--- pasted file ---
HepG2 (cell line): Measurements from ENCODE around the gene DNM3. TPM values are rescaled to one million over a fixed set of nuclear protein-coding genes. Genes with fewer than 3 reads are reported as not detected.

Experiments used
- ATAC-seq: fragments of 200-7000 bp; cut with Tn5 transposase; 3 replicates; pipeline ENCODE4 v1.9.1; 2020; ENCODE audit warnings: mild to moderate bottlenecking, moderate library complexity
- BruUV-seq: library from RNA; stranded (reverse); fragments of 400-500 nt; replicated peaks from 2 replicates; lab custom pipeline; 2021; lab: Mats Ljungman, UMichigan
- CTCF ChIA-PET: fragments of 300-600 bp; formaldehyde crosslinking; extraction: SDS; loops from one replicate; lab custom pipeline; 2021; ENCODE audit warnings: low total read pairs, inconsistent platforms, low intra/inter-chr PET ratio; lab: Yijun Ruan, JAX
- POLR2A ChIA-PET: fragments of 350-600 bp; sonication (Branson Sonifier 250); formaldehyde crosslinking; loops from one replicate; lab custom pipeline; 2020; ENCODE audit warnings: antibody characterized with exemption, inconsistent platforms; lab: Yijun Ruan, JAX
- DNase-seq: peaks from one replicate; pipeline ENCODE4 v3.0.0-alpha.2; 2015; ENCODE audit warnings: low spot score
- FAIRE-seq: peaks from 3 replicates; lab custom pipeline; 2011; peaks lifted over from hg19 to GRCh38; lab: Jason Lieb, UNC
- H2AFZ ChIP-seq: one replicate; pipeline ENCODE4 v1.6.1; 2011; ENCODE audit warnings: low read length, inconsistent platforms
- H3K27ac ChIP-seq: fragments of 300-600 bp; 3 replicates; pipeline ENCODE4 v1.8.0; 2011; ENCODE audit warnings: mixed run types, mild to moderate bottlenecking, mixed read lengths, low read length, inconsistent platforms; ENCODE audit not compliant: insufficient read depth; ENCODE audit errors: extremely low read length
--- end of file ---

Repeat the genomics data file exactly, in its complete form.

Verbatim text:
HepG2 (cell line): Measurements from ENCODE around the gene DNM3. TPM values are rescaled to one million over a fixed set of nuclear protein-coding genes. Genes with fewer than 3 reads are reported as not detected.

Experiments used
- ATAC-seq: fragments of 200-7000 bp; cut with Tn5 transposase; 3 replicates; pipeline ENCODE4 v1.9.1; 2020; ENCODE audit warnings: mild to moderate bottlenecking, moderate library complexity
- BruUV-seq: library from RNA; stranded (reverse); fragments of 400-500 nt; replicated peaks from 2 replicates; lab custom pipeline; 2021; lab: Mats Ljungman, UMichigan
- CTCF ChIA-PET: fragments of 300-600 bp; formaldehyde crosslinking; extraction: SDS; loops from one replicate; lab custom pipeline; 2021; ENCODE audit warnings: low total read pairs, inconsistent platforms, low intra/inter-chr PET ratio; lab: Yijun Ruan, JAX
- POLR2A ChIA-PET: fragments of 350-600 bp; sonication (Branson Sonifier 250); formaldehyde crosslinking; loops from one replicate; lab custom pipeline; 2020; ENCODE audit warnings: antibody characterized with exemption, inconsistent platforms; lab: Yijun Ruan, JAX
- DNase-seq: peaks from one replicate; pipeline ENCODE4 v3.0.0-alpha.2; 2015; ENCODE audit warnings: low spot score
- FAIRE-seq: peaks from 3 replicates; lab custom pipeline; 2011; peaks lifted over from hg19 to GRCh38; lab: Jason Lieb, UNC
- H2AFZ ChIP-seq: one replicate; pipeline ENCODE4 v1.6.1; 2011; ENCODE audit warnings: low read length, inconsistent platforms
- H3K27ac ChIP-seq: fragments of 300-600 bp; 3 replicates; pipeline ENCODE4 v1.8.0; 2011; ENCODE audit warnings: mixed run types, mild to moderate bottlenecking, mixed read lengths, low read length, inconsistent platforms; ENCODE audit not compliant: insufficient read depth; ENCODE audit errors: extremely low read length